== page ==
You’ll need a universal power adapter whatever gadgets you bring with you to plug it in. Vietnam uses a variety of different 2 and 3 pin plug sockets so an adapter is wise. Having surge protection built in is also good to avoid it getting fried.
Assuming you bring your cellphone with you, you can pick up Vietnamese SIM cards if you want to be fully connected rather than just hopping between wifi spots. There are SIM vendors at the airport and in the cities – not difficult to find. Free wifi is prevalent in Vietnam – well, in the main tourist areas anyway, but with SIMs so cheap and staff ready to help set it up, it’s a no-brainer to just get a SIM.
Remember to bring your cellphone charging cable. Same goes for laptops, cameras etc – double check you have the cable, the adapter and perhaps spare batteries if you’re planning a lot of usage of your electronics. A cellphone power bank is a good idea if you plan on heavy usage – you might not be near an electricity supply while on the move etc
It’s worth mentioning here that you should try to minimise the amount of expensive stuff you bring with you. Your cellphone will probably be the most expensive single item you have – if you bring a tablet or a laptop or a camera too, consider adding to your travel insurance specific insurance for those expensive items. You can do this with a World Nomads policy. This will mitigate the heartbreak if you lose or trash those items on your travels.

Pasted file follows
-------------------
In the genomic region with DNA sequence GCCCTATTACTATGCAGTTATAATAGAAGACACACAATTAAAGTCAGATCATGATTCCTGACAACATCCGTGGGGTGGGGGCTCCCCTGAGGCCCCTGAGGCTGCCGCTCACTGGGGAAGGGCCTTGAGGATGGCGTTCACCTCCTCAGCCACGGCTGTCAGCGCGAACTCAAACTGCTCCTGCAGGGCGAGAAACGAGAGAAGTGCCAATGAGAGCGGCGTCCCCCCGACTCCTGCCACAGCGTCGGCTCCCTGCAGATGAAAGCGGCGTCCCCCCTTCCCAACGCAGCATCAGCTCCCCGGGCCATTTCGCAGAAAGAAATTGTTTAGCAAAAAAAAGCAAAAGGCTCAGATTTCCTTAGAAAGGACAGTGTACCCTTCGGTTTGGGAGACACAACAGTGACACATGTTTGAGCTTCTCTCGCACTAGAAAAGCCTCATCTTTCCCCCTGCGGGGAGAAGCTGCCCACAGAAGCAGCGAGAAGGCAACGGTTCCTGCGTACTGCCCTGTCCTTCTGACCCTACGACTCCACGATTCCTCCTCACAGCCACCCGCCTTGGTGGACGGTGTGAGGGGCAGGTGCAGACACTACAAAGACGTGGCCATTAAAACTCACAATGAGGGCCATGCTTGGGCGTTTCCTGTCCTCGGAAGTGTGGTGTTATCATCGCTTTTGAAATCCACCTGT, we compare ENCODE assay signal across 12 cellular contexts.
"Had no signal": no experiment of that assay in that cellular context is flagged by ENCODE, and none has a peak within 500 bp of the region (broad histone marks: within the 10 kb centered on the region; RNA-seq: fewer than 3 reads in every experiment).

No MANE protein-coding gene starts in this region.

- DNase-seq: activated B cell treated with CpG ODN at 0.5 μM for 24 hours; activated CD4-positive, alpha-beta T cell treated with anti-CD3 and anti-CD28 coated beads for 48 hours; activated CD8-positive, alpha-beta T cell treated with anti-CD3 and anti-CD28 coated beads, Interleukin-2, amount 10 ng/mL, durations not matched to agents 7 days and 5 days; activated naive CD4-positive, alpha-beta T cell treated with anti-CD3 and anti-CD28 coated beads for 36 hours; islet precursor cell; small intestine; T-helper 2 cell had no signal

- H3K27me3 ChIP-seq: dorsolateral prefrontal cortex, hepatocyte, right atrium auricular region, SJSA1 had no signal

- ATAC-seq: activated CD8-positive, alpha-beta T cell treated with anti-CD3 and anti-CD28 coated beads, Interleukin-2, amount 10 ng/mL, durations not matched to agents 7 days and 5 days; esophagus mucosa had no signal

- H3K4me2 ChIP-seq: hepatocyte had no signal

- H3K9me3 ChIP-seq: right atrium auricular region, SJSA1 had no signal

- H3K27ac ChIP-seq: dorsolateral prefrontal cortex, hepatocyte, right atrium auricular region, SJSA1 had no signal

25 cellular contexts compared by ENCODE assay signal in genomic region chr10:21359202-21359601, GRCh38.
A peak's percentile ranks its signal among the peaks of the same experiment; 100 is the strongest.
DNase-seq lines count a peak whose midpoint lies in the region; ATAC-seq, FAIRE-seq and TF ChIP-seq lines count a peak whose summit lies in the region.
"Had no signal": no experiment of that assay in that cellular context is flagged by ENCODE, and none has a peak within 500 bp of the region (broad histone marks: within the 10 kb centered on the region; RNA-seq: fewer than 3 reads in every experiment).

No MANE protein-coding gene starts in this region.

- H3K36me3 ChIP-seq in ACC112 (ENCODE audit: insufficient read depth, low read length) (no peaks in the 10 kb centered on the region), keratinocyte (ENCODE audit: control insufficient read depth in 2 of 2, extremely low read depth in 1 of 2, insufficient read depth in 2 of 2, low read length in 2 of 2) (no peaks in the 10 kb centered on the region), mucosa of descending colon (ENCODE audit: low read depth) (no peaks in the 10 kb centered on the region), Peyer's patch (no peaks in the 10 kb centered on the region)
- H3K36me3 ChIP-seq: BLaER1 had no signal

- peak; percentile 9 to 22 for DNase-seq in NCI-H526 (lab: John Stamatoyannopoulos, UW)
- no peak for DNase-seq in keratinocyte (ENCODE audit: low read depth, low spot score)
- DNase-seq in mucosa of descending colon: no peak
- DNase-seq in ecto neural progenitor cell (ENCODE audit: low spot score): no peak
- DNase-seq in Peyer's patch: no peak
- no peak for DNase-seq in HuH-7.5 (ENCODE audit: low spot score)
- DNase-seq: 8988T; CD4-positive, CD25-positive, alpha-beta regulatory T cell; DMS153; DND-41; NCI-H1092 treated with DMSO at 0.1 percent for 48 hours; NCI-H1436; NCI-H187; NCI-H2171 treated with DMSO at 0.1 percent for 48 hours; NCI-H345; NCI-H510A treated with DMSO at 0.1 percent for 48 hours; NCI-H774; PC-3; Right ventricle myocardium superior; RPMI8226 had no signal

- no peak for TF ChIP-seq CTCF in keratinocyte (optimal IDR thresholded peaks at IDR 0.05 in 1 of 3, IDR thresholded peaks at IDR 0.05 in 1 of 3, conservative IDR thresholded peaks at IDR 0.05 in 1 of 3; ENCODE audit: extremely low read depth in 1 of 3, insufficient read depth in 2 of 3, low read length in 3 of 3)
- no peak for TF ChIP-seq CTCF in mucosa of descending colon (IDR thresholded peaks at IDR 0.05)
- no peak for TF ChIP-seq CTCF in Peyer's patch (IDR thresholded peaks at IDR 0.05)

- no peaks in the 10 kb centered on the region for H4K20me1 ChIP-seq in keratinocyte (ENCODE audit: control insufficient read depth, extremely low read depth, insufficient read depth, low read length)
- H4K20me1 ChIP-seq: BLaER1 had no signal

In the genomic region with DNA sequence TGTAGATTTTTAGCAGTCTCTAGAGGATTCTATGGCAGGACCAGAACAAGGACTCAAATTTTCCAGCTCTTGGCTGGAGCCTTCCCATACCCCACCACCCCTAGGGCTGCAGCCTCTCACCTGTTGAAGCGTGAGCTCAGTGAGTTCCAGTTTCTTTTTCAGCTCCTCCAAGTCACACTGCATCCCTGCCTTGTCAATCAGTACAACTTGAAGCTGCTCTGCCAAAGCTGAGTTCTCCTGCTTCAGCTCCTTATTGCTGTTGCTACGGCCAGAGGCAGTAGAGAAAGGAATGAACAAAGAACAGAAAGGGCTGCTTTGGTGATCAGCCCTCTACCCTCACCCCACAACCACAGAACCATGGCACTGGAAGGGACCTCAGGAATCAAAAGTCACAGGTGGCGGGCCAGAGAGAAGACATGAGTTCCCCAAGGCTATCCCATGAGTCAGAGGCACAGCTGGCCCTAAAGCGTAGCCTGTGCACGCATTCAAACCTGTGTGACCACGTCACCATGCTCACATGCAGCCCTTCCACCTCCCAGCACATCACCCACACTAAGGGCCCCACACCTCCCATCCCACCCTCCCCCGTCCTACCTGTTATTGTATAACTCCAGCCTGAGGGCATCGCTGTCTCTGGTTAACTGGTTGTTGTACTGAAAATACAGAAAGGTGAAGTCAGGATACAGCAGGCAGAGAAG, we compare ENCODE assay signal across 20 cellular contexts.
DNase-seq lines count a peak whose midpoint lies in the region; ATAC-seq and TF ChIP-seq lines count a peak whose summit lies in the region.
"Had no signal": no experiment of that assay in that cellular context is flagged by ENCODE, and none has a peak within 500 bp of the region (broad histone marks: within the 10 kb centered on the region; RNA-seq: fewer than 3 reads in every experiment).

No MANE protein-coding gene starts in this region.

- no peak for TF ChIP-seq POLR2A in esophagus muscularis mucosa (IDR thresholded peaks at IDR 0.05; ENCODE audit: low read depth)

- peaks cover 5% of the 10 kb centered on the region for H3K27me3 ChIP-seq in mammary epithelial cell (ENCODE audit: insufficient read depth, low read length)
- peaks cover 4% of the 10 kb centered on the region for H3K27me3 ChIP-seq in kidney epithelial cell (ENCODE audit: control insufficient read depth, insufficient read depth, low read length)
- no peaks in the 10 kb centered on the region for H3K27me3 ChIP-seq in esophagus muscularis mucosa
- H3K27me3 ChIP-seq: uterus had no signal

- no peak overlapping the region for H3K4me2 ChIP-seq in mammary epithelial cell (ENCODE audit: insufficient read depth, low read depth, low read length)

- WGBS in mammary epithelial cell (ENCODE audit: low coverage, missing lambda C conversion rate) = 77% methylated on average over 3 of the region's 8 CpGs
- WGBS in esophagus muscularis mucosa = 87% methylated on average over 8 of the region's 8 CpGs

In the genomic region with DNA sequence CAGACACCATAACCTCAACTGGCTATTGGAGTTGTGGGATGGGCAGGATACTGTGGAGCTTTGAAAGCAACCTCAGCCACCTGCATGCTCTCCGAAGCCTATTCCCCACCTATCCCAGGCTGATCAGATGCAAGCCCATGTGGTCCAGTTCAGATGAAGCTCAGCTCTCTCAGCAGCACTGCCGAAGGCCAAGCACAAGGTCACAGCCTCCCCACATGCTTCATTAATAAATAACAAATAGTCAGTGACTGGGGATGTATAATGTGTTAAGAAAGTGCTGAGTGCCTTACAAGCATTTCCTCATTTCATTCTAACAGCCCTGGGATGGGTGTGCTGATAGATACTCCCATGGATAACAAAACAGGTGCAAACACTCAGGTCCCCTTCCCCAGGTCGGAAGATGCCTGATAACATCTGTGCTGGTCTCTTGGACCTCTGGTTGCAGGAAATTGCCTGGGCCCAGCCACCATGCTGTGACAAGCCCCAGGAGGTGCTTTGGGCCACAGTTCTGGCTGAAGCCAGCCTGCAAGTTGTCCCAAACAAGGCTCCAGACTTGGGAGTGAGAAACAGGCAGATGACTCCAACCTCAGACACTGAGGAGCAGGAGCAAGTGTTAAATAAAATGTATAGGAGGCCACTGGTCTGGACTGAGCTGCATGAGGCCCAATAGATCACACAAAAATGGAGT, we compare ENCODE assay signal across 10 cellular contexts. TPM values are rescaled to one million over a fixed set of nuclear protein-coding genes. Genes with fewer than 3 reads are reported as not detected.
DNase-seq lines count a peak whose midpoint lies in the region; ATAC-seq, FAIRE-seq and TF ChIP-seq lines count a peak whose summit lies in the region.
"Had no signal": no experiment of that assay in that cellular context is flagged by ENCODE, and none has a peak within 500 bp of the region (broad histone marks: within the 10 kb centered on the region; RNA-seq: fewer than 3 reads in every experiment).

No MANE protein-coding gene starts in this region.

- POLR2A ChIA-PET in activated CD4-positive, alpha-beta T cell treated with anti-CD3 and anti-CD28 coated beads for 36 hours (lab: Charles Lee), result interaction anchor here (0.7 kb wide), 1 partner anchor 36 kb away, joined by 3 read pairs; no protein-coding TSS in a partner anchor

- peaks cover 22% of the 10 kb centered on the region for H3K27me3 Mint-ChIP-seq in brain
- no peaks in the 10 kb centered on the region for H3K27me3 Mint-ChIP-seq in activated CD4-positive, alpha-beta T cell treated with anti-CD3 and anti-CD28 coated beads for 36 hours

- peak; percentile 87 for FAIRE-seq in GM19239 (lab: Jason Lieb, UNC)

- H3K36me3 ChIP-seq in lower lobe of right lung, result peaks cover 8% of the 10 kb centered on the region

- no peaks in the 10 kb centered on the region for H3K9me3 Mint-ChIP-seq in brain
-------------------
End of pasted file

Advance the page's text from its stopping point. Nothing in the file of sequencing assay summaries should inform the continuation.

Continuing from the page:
Also consider investing in a super sturdy case for your phone to protect it from being dropped and generally banged around – Otterbox has saved my phone numerous times. If you’re going to be near water, a waterproof case is also wise.
Now near ubiquitous amongst travellers in the selfie stick, which can make for some undeniably memorable photos. Just be careful not to whack anyone else in the face with it.
If you like taking lots of photos (who doesn’t?) back up frequently to the Cloud or your laptop, or iPad or external drive or whatever.
If you like reading, a Kindle is invaluable for long journeys etc – a lot less heavy than real books and you can add to your library wherever you’ve got internet. Great for history books about Vietnam too but I would stick to print versions of guidebooks – maps are unreadable on Kindle screens.
If you’re going to invest in noise-cancelling headphones, audiobooks are a great way to pass the time while on planes and trains. Audible offers a free trial and has thousands of best-selling audiobooks to access and download.
You can download a wide selection of TV shows and movies to your mobile device with Amazon’s Prime Video service, letting you watch them anywhere without any kind of internet connection – perfect for plane journeys. There’s a 30 day free trial available to test it out. Remember to download the shows you want before you go travelling as usually the content is not available in other countries.
Going through a packing list like this can seem daunting because there’s a lot of stuff to think about – but it’s all pretty straightforward. Check out HolidayPackingList.com for more ideas about what (and what not) to pack. The key thing to do is start as soon as possible and chip away at the list. Also, the golden rule is – if you can, leave it behind. Try and travel as light as possible. Beyond having access to money and passport, you can improvise pretty much everything else on the fly. Happy Travels!